Monday, 26 February 2007

who are the Windsor bishops?

See earlier report of statistics used by Bishop Duncan, referred to by the Bishop of Winchester (“something over a quarter of its bishops and dioceses”) and mentioned by the Archbishop of Canterbury (“perhaps amounting to nearly one quarter of the Bishops”).

Who are these bishops? And do they each speak with the authority of their diocesan conventions, or only as individuals? Does having a “Windsor bishop” automatically create a “Windsor diocese”? And if so what is the extent in each diocese of dissent from that position?

Let’s start with the simplest question, the numbers of bishops.

As best I can tell, and I welcome corrections and comments on this:

All ten Network bishops are to be included in this list. OK, right now South Carolina doesn’t have a diocesan bishop in office, but it’s safe to assert that the bishop-elect should be included.

Outside the NACDAP, the following fourteen bishops appear to be candidates:

The Rt. Rev. Jim Adams, Bishop of Western Kansas
The Rt. Rev. Duncan Gray Diocese of Mississippi
The Rt. Rev. Samuel Johnson Howard, Bishop of Florida
The Rt. Rev. Russ Jacobus Diocese of Fond du Lac
The Rt. Rev. Charles Jenkins Diocese of Louisiana
The Rt. Rev. Gary Lillibridge, Bishop of West Texas
The Rt. Rev. John Lipscomb, Bishop of Southwest Florida
The Rt. Rev. Edward Little, Bishop of Northern Indiana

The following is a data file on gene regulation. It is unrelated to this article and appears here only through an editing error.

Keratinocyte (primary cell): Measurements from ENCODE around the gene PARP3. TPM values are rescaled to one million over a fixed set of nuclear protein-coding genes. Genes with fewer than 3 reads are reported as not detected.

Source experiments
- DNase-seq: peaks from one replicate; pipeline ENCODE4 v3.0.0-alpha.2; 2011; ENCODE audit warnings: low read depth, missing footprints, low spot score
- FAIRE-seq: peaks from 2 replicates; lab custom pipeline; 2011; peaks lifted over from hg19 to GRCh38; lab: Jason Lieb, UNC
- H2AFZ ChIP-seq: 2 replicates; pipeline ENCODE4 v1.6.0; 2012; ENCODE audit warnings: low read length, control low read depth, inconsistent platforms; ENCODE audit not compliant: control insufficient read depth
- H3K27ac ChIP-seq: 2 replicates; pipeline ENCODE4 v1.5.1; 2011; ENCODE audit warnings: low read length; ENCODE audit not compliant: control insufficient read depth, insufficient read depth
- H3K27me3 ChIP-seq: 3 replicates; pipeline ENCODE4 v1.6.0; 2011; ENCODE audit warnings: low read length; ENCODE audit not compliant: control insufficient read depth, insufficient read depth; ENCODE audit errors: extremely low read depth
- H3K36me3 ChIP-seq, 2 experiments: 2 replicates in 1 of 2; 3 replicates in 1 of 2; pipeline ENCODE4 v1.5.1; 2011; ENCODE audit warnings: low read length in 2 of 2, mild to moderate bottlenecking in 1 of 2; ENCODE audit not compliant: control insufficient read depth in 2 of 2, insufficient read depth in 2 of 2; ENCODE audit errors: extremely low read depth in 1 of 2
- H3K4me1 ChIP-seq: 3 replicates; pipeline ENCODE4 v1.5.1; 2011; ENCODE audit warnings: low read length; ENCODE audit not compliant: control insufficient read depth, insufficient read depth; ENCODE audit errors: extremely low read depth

The Rt. Rev. D. Bruce MacPherson, Bishop of Western Louisiana
The Rt. Rev. C. Wallis Ohl, Jr., Bishop of Northwest Texas
The Rt. Rev. Henry Parsley Diocese of Alabama
The Rt. Rev. Michael G. Smith, Bishop of North Dakota
The Rt. Rev. Don A. Wimberly, Bishop of Texas
The Rt. Rev. Geralyn Wolf, Bishop of Rhode Island

I omit:
The Rt. Rev. Mark L. MacDonald, of Alaska, because he has subsequently accepted a post in the Anglican Church of Canada.

So we have a total at present of 24 (including South Carolina).
There are I believe 109 established posts in ECUSA for bishops with jurisdiction, and a quarter of that number would be 27+.

More on this later.

Posted by Simon Sarmiento on Monday, 26 February 2007 at 10:35am GMT | TrackBack
You can make a Permalink to this if you like
Categorised as: ECUSA
Comments

But some, like the Bishop of RI, went to only one of the Camp Allen meetings. This is true of some others, as well. And it is not clear that all who went to just one are in agreement with the main group.

It is also true that none of these bishops 'represent' all of the laity and priests in their dioceses. Certainly we know, for example, that Bp Donut faces heroic resistance in his diocese.

Posted by: Cynthia Gilliatt on Monday, 26 February 2007 at 1:57pm GMT

Doesn't quite add up, he?

Am I surprised.

Posted by: Göran Koch-Swahne on Monday, 26 February 2007 at 3:01pm GMT

I think there are other distinctions to consider. For example, Bishop Parsley has staunchly resisted congregations in his diocese joining the Network.

I believe we will see some further opinions shake out here. Bishop Duncan's response and AMiA's response to the Dar es Salaam Communique suggest they don't believe they would be expected to reconcile with the Episcopal Church, something that seems a more reasonable interpretation of the document; and Bishop Minns' statement is ambiguous. (As to whether that "more reasonable interpretation" reflects actual possibility remains to be seen.) On the other hand, Bishop MacPherson is chair of the Presiding Bishop's Council of Advice. It would seem unlikely that he would choose to leave the Episcopal Church, or to see that it would be necessary.

The suggestion of the Communique is that "Windsor bishops" would be willing to help provide pastoral oversight for dioceses and congregations feeling estranged from TEC, with the stated goal of reconciliation with TEC. That would distinguish them from that smaller group who are committed to departure.